India’s ‘War on Terror’ and Human Rights
27 June 2007
A meeting in the House of Commons in support of the Save Afzal Guru Campaign. Speakers included; John McDonnell MP (Chair), Adnan Siddiqui (Cageprisoners), Amrit Wilson (South Asia Solidarity Group), Fahad Ansari (Islamic Human Rights Commission).
National Union of Teachers
24 September 2007
IHRC attended and gave evidence at the National Union of Teachers’ consultation regarding faith schools. Arzu Merali, Head of Research, presented evidence on the aspirations of Muslim parents and students for faith schools, based on volume three of the British Muslim’s Expectations of the Government research series ‘Secular or Islamic? What Schools do British Muslims want for their Children?’.
Know your Rights workshop
26 September 2007
Fahad Ansari conducted an interactive workshop on citizens’ rights under the anti-terrorism laws in Britain. Approximately 50 people participated in the seminar which examined issues such as stop and search, detention without charge and ‘glorification’ of terrorism.
Annual Al-Quds Day, London, UK
7 October 2007
The Annual Al-Quds Day March and Rally against the oppression of millions of people throughout the world, symbolised by the Palestinian struggle for justice. This year’s Quds Day demonstration was organized well in advance which enabled us to have this year’s publicity and posters go out from the beginning of Ramadan, which included repeated daily advertisements over 50 radio stations. We managed to organise better PA system and had all main Muslim organisations join in as co-organisers, including non-Muslim organisations
like the 1990 Trust and Respect party. This also greatly contributed to a counterdemonstration, which was organised by the Iranian Communist Party and gay rights campaigner Peter Tatchell, and some Zionist supporters, There were in total some 15 counter demonstrators.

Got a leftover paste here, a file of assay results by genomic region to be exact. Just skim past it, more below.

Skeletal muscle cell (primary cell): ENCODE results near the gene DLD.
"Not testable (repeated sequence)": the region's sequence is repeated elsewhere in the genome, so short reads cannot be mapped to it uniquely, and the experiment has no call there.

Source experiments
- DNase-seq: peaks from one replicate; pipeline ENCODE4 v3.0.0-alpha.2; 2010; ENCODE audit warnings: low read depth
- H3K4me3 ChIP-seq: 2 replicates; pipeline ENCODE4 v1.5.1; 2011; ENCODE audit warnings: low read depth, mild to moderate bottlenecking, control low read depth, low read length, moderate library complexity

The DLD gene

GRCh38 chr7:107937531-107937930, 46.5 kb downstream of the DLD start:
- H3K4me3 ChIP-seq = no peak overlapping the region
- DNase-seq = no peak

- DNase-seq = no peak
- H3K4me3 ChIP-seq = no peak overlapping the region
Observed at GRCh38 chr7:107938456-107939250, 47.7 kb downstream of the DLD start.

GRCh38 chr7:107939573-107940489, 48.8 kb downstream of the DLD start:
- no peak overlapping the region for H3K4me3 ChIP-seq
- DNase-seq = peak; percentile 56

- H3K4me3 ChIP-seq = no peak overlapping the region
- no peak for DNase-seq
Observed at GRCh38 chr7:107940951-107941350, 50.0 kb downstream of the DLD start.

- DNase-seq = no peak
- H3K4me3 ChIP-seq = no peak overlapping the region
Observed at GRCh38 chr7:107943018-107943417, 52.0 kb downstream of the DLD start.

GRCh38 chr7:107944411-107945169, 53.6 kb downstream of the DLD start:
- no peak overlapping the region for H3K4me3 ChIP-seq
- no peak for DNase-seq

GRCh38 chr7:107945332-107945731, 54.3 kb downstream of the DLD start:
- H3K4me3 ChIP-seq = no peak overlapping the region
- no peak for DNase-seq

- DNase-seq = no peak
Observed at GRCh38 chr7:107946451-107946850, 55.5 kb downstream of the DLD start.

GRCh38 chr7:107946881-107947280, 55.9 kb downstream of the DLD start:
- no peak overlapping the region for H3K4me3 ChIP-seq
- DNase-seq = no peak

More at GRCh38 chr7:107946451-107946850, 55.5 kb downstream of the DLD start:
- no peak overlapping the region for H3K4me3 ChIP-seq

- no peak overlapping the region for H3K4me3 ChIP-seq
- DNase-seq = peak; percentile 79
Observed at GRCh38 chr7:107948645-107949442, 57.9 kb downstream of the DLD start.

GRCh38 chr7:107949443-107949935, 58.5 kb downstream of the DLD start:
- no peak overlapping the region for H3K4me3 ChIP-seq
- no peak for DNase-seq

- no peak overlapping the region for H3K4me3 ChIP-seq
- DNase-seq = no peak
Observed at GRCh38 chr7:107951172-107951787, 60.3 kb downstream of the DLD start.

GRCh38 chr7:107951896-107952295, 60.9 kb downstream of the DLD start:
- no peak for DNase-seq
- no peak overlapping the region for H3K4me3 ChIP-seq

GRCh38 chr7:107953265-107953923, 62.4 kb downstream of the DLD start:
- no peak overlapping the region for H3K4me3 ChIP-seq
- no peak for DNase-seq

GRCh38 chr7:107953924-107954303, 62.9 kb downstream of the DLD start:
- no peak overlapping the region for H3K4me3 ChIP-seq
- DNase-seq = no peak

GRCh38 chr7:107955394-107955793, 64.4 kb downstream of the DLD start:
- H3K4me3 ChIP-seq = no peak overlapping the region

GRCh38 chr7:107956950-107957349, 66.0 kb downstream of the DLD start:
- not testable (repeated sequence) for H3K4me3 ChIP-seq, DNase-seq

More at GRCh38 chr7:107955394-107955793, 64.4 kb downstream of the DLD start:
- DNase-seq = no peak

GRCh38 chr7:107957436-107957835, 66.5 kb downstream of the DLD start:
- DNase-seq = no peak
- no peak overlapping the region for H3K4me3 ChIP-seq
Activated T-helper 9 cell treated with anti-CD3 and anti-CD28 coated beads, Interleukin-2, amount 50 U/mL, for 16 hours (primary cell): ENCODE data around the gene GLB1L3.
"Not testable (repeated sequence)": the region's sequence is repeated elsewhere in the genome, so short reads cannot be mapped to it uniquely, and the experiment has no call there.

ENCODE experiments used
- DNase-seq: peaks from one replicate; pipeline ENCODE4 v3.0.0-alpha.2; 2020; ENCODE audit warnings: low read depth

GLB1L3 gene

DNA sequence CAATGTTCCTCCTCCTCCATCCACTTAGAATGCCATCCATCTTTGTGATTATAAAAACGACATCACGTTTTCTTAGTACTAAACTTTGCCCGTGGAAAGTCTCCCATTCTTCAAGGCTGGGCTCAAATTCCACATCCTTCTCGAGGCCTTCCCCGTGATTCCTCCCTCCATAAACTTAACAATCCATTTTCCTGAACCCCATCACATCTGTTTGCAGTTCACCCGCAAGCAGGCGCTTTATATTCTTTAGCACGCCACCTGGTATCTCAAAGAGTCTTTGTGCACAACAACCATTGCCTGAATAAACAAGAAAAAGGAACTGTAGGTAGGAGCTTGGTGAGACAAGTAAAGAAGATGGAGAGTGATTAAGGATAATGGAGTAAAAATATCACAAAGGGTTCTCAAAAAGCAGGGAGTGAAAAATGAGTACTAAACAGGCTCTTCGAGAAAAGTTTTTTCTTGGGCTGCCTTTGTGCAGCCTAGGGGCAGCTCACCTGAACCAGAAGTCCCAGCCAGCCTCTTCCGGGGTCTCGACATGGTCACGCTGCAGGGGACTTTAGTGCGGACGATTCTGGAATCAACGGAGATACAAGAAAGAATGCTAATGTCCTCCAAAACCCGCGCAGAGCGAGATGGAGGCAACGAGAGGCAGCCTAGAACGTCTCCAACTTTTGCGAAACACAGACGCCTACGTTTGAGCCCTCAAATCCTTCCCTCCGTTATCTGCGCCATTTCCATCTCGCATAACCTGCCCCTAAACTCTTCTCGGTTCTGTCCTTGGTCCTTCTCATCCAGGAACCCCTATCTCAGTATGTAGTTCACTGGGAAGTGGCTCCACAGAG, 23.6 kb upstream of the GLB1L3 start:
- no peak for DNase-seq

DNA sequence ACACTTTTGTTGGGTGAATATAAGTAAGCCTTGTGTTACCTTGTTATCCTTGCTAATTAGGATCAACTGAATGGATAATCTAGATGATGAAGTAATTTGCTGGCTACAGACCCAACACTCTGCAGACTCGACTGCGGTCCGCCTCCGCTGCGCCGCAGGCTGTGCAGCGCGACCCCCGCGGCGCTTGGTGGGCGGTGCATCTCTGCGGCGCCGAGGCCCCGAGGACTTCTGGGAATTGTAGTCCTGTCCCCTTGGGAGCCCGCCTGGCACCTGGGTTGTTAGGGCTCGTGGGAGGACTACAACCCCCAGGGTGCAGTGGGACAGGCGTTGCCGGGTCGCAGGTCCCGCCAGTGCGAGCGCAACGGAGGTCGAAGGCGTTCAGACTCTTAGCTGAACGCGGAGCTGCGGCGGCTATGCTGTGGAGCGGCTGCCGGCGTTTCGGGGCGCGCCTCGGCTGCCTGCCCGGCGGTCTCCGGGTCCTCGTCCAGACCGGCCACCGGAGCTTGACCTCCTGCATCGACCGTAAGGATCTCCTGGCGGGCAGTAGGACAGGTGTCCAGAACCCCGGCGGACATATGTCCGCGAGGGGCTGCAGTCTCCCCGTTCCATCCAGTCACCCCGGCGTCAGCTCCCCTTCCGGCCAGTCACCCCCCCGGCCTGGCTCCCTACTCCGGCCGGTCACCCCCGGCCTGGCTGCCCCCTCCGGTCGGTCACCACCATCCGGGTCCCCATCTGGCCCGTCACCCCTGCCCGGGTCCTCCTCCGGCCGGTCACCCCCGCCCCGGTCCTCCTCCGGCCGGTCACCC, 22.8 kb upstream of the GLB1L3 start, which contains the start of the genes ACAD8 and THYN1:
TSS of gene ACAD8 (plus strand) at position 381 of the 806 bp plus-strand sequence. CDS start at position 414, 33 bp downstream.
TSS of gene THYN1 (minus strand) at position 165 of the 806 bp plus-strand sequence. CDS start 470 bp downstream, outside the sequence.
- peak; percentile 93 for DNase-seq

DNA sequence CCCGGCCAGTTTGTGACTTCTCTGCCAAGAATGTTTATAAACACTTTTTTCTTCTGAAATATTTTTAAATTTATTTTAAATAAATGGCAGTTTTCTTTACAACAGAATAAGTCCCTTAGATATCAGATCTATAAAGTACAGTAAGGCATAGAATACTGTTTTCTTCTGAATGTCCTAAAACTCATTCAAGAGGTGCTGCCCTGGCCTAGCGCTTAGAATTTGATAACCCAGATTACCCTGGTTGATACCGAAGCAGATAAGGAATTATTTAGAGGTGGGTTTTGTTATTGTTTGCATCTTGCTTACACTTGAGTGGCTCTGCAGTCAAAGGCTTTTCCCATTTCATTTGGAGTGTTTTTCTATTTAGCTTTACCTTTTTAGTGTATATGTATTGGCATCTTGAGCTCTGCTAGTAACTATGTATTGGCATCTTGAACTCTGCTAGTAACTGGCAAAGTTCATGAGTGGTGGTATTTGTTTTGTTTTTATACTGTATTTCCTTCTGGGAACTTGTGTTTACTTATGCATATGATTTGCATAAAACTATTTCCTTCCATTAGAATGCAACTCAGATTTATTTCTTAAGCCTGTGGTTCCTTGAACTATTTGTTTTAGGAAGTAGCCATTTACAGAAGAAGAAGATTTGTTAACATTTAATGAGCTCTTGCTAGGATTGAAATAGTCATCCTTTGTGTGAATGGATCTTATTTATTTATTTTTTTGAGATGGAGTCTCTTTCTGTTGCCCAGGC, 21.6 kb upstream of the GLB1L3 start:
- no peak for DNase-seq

THE ‘WAR ON TERROR’: Targeting Muslim communities?
16 October 2007
The speakers were Moazzam Begg, Abu Bakr, Clare Short and Massoud Shadjareh. The event was organised by Peace and Progress – the party for Human Rights.
The Politics of Radicalisation: Reframing the debate and reclaiming the
18 October 2007
This was a joint seminar organised by the Centre for the Study of Political Violence at Aberystwyth University and IHRC. It was held at the London Muslim Centre and was a closed session featuring invited academics, activists and community members from Muslim and Southern and Northern Irish communities. The seminar looked at the way the language and discourse of radicalisation was employed and suggested ways of moving the debate forward and reclaiming the language. IHRC’s Raza Kazim and Arzu Merali took part on the day, with Massoud Shadjareh and Fahad Ansari contributing to the organisation.